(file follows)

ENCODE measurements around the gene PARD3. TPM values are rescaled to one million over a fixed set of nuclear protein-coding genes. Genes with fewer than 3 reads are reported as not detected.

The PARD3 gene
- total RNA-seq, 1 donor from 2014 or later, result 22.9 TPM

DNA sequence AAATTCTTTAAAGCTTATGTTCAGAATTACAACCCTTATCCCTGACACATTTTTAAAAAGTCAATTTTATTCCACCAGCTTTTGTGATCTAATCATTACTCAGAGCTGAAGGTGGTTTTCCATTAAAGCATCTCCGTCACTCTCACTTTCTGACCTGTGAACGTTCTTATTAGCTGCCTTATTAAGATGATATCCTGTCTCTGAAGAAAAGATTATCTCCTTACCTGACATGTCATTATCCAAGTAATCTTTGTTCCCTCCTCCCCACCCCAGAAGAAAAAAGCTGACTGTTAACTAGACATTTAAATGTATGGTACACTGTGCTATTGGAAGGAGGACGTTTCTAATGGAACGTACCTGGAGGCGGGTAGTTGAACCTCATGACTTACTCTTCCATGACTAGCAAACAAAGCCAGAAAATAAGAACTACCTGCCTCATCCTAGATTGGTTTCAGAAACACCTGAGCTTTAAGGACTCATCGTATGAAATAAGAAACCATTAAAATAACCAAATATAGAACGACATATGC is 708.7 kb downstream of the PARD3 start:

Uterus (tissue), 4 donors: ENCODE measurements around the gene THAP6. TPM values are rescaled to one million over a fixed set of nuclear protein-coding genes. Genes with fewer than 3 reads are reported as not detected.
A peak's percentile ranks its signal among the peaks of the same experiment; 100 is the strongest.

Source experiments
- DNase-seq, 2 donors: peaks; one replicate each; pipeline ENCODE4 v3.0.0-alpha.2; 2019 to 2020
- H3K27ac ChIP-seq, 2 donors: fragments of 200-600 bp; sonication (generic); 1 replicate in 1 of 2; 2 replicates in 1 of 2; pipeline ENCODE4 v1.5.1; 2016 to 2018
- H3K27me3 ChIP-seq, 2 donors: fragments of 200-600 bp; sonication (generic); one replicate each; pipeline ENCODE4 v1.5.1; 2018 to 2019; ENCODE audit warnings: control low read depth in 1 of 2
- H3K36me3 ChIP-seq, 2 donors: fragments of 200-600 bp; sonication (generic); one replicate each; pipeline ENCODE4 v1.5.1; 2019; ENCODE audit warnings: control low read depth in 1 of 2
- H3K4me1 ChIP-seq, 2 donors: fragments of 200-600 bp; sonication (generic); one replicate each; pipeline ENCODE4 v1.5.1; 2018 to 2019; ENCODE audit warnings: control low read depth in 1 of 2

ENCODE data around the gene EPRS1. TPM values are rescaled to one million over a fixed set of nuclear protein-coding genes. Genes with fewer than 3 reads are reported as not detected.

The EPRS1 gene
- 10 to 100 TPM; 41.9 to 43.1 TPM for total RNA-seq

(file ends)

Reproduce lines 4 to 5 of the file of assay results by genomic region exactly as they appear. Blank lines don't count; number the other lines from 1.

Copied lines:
DNA sequence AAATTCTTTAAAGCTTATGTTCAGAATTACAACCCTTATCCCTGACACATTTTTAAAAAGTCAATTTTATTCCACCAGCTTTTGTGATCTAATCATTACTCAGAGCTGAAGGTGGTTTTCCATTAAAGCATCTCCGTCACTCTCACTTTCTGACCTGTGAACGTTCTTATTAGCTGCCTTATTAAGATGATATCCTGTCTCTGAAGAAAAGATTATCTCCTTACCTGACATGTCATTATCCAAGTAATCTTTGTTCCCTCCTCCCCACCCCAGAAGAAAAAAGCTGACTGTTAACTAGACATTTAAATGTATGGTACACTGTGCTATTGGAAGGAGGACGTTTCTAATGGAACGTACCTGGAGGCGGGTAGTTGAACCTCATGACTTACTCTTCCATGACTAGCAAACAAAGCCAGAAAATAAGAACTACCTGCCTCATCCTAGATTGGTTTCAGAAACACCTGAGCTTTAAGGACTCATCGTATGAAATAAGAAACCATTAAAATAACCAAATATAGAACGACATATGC is 708.7 kb downstream of the PARD3 start:

Uterus (tissue), 4 donors: ENCODE measurements around the gene THAP6. TPM values are rescaled to one million over a fixed set of nuclear protein-coding genes. Genes with fewer than 3 reads are reported as not detected.